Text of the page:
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Kelley Blue Book: The 10 bestselling EVs in 2022 so far

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Americans bought almost twice as many electric cars in the first quarter of 2022 as they did in the first quarter of 2021, according to the latest data from Kelley Blue Book. Electric vehicles made up more than 5% of total car sales for the first time.

Tesla has the home court advantage

Tesla
TSLA,
-0.77%

continued to dominate the segment. About 75% of EVs sold between January and March were Tesla products. Its Model Y SUV and Model 3 sedan made up 68% of the market by themselves.

The gap between the second-place Model 3 and third-place Ford
F,
-3.15%

Mustang Mach-E illustrates Tesla’s remarkable head start in the EV race. Americans bought 46,707 Model 3s and 6,734 Mustang Mach-Es during the first quarter.

Yet, Tesla’s rearview mirror is getting crowded.

The Ford Mustang Mach-E

Ford

New competition is coming

In the first quarter of 2021, Americans bought 18 different EV models. In the first three months of this year, they bought 32 different models. We expect there to be at least 50 models for sale by the end of 2022.

Tesla got a yearslong head start in the EV race, selling four electric car models before most automakers brought their first to market. But the competition is growing every day.

No non-Tesla EV has come anywhere close to the mindshare the now-Texas-based company commands. But Americans are growing more aware of alternatives. That could mean Tesla is in for a tougher fight than it has seen before.

Read: Death to the car dealership — the Tesla sales model is poised to take over America

The Hyundai Ioniq 5, for instance, recently won the 2022 World Car of the Year title. With unconventional styling reminiscent of a car from an 8-bit videogame and pixelated headlights, it brings an offbeat attitude to the fight. It uses an 800-volt architecture rather than Tesla’s 400-volt setup, enabling it to charge faster. It’s also significantly less expensive.

The 2022 Hyundai Ioniq 5

Hyundai

The Ioniq 5 starts at $44,000. That’s not far from what the Model Y cost at its 2020 launch. But thanks to frequent price increases, it now starts at $64,990. And Hyundai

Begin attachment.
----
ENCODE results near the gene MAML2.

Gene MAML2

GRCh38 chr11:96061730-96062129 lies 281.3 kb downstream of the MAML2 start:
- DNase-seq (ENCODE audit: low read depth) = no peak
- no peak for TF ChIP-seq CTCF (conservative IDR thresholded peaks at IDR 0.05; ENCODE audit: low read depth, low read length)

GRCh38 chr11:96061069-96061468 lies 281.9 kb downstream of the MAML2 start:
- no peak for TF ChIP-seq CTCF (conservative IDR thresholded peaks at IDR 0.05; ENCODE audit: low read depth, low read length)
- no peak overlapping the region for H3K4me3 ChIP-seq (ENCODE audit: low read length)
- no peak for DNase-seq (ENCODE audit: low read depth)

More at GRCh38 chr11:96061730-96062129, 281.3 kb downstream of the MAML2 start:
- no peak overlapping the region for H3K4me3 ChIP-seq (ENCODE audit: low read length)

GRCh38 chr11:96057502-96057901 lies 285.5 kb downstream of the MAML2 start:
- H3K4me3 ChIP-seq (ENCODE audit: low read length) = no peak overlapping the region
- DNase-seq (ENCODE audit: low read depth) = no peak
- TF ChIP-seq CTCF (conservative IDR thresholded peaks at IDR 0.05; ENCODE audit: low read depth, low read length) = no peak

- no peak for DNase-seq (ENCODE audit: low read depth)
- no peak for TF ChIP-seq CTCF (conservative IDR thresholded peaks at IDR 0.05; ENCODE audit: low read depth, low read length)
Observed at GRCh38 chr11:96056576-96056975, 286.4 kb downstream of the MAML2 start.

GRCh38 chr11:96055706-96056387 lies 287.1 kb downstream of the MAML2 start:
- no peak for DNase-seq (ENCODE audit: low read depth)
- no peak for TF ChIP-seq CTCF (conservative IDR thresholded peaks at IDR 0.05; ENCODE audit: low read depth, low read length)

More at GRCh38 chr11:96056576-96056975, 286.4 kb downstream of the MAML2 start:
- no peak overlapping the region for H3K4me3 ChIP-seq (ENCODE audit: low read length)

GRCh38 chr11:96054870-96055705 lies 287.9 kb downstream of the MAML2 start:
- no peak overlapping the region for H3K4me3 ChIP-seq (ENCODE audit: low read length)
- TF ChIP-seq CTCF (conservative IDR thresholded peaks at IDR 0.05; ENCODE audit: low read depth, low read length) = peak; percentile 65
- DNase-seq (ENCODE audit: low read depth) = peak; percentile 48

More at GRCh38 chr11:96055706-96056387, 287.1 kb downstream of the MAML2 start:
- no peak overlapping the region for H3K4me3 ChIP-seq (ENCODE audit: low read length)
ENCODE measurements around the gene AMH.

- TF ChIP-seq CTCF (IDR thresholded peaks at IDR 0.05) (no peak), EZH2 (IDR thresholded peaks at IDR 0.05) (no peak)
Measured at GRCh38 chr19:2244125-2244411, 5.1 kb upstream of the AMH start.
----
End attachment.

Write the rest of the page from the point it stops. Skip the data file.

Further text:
HYMTF,
-2.13%

vehicles are still eligible for the full federal $7,500 tax rebate no longer offered on Tesla products.

Should the Ioniq 5’s styling turn you off, the sleek Kia EV6
000270,
+0.72%

 is built on the same platform and has many of the same virtues and more conventional sporty styling.

Here come the electric pickups

Tesla also faces competitors from new types of EVs. The first electric pickup trucks have begun to reach customer driveways. In the first three months of 2022, 99 customers took delivery of a GMC Hummer EV truck, and another 43 received a Rivian
RIVN,
-6.03%

R1T pickup. Ford is nearing production of its F-150 Lighting electric truck. Tesla’s own radical Cybertruck, the company says, should reach production sometime in 2023.

Also read: With Elon Musk’s Twitter bid, there’s more at stake than freedom of speech: ‘It gives him a lot more influence over governments’

The increased competition seems like a threat to Tesla’s dominance. Incredibly, even with more competition than ever, Tesla’s lead on the field is growing. Tesla products made up 70% of the EVs sold in the first quarter of 2021 and 75% in the same period of 2022.

The 10 bestselling EVs in Q1:

Tesla Model Y

Tesla Model 3

Ford Mustang Mach-E

Tesla Model X

Hyundai Ioniq 5

Kia EV6

Tesla Model S

Nissan Leaf

Kia Niro

Audi e-Tron

This story originally ran on KBB.com

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